by Carl V Phillips
A recent news poll asked people, “Do you believe e-cigarettes should be regulated by the FDA like tobacco products?”, and 57% said “yes”. The main lesson from that is that people who are clueless about survey research should not be allowed to do survey research. Any moderately competent researcher would realize that answers to that question are meaningless when the respondents have no idea what they are being asked. If forced to field such a question, an honest researcher would have also asked one or more questions about how FDA regulates tobacco products and, after discovering that not a single respondent was anywhere close to right (I am pretty confident that would be the result), would dismiss the responses to the first question as meaningless.
An honest and skilled researcher only asks questions such that the respondent actually knows what they are answering: “Do you believe that FDA should ban all e-cigarette products, followed by allowing a few of the largest companies to spend $20 million per product to beg permission to allow a product or two onto the market, applications which FDA would then grant or deny based not on any rules but on their political whim or political connections, with the result being less than 20 expensive and low-efficiency products remaining on the market?” That is the question the respondents were answering, they just did not know it. No doubt some respondents still would have said “yes” — haters gonna hate — but not nearly as many.
FDA does not regulate cigarettes and smokeless tobacco now, and would not regulate e-cigarettes under the deeming — not in any normal sense of the word “regulate”. Well, I suppose you can call any government restriction on commerce “regulation” if you define it broadly enough. But few would call alcohol Prohibition, the criminalization of heroin and prostitution, or the 14th Amendment “regulation”. What FDA does with tobacco products is much closer to those examples than it is to what we normally think of as regulation, and it would be closer still for e-cigarettes (and also for premium cigars, which are included in the “deeming regulation” alongside e-cigarettes).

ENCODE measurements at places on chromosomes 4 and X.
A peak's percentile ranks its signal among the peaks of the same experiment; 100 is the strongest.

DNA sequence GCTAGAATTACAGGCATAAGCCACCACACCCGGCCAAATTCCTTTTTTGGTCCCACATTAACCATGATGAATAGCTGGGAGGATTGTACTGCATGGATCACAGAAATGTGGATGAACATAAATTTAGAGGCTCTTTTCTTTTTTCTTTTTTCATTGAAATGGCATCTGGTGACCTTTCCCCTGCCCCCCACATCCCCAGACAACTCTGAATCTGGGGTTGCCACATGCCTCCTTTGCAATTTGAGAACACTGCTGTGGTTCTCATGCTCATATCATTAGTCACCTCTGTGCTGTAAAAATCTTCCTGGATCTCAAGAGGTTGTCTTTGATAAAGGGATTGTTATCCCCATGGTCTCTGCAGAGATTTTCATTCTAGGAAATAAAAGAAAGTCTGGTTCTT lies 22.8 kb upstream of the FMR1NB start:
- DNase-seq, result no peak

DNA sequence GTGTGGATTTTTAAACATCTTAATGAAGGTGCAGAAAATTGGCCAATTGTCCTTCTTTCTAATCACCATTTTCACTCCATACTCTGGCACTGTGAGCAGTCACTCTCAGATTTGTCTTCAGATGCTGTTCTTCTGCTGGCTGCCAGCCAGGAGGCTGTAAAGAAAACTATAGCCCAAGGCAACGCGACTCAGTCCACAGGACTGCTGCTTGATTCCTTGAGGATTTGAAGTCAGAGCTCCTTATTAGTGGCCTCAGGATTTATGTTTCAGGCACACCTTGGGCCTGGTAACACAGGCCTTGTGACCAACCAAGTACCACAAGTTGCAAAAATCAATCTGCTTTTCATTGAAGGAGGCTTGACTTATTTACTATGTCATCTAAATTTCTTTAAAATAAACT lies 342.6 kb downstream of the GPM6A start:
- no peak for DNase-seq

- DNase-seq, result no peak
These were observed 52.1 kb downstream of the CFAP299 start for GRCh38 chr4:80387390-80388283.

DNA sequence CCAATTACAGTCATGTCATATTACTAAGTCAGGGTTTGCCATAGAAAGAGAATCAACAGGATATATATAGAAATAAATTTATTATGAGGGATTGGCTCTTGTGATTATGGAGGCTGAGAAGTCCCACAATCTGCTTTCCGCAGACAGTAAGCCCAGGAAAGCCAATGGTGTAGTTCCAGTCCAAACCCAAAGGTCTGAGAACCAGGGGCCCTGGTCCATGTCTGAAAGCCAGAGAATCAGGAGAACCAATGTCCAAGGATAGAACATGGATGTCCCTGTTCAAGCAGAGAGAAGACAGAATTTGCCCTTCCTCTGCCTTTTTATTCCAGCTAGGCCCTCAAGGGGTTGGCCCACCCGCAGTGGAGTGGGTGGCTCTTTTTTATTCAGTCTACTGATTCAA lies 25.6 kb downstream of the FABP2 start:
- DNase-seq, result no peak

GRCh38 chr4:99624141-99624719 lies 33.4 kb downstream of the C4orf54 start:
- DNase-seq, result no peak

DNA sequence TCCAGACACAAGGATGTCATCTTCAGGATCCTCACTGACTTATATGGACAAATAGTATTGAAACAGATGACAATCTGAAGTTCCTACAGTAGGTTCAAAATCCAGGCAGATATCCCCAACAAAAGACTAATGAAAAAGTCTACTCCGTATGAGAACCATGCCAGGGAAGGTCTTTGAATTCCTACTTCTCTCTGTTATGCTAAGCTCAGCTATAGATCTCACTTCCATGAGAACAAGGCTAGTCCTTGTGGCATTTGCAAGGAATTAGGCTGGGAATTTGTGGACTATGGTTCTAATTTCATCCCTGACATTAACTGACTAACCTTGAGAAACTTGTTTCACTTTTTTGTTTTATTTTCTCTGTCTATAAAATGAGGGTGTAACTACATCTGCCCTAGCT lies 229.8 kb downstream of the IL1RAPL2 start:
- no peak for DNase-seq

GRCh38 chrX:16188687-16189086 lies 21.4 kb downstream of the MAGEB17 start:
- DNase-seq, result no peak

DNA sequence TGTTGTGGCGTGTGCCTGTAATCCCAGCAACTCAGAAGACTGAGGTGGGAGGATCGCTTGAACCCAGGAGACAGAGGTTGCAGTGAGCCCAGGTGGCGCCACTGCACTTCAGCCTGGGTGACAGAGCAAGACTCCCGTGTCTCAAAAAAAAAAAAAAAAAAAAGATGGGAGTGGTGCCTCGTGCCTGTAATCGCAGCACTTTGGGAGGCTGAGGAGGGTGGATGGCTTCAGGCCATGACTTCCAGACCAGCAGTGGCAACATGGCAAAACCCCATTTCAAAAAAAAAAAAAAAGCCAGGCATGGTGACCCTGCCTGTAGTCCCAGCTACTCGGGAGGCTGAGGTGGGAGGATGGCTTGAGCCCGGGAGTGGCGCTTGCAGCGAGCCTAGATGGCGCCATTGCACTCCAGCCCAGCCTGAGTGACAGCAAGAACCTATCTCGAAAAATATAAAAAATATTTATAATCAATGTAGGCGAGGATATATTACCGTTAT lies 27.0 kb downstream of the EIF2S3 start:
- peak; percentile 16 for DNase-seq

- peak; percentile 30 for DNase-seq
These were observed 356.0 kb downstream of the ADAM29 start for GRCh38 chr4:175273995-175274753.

Any normal use of the word in the context of products refers to rules for product characteristics, performance standards, manufacturing standards, labeling, and the like, such that a product in the category must meet the rules to be allowed on the market. FDA’s tobacco “regulation” includes almost none of that. There are some packaging and labeling rules, a ban on characteristic flavoring for cigarettes, and a prohibition against selling to minors (which is redundant with state laws). There is constant chatter about some day imposing some real regulations, like limiting quantities of particular chemicals that some believe to be independent sources of health risks, but there is nothing like that now. And there may never be, because the real effect of FDA “regulation” is simply to make it nearly impossible for manufacturers to introduce a new product or even make changes to existing products. I would guess that about 99% of people who profess to have an opinion about tobacco policies do not know these basic facts (and it rises to about 100% of randomly selected survey respondents).
In the previous post, I pointed out that the US government in general, and the FDA in particular, has a consistent track record of attacking smokeless tobacco with the same vehemence that they attack cigarettes. They have tricked people into believing smokeless tobacco causes measurable disease risk and have aggressively restricted these products, successfully preventing a great deal of THR. One implication of that is that there is no reason for a rational observer to expect “moderation” in FDA regulation of e-cigarettes. If this is what they have done to a well-studied THR product that almost certainly poses lower risk than e-cigarettes, why would we expect better for e-cigarettes?